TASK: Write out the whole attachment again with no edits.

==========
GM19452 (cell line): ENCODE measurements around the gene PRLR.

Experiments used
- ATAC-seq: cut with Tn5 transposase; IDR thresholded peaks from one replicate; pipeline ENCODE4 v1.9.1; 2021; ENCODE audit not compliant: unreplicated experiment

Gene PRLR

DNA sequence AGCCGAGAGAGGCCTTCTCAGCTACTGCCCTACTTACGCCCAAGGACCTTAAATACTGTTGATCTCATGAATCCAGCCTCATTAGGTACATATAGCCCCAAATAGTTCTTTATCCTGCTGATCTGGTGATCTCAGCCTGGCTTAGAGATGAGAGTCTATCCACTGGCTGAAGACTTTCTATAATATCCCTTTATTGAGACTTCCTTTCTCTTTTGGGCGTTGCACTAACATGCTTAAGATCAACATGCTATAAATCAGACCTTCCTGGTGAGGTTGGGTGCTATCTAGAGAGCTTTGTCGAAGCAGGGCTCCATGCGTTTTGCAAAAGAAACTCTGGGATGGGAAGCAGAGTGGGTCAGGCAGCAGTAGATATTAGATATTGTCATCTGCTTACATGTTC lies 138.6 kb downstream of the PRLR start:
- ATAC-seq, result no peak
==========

GM19452 (cell line): ENCODE measurements around the gene PRLR.

Experiments used
- ATAC-seq: cut with Tn5 transposase; IDR thresholded peaks from one replicate; pipeline ENCODE4 v1.9.1; 2021; ENCODE audit not compliant: unreplicated experiment

Gene PRLR

DNA sequence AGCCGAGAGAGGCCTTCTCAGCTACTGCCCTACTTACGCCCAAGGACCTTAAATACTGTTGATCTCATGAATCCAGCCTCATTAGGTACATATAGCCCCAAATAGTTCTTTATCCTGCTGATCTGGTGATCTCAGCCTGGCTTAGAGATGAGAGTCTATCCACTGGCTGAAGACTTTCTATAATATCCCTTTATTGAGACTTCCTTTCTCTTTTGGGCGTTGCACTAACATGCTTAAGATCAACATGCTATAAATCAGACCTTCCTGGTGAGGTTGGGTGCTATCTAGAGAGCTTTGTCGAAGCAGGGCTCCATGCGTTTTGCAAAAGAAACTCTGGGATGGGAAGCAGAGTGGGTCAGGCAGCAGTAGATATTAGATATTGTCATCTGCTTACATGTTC lies 138.6 kb downstream of the PRLR start:
- ATAC-seq, result no peak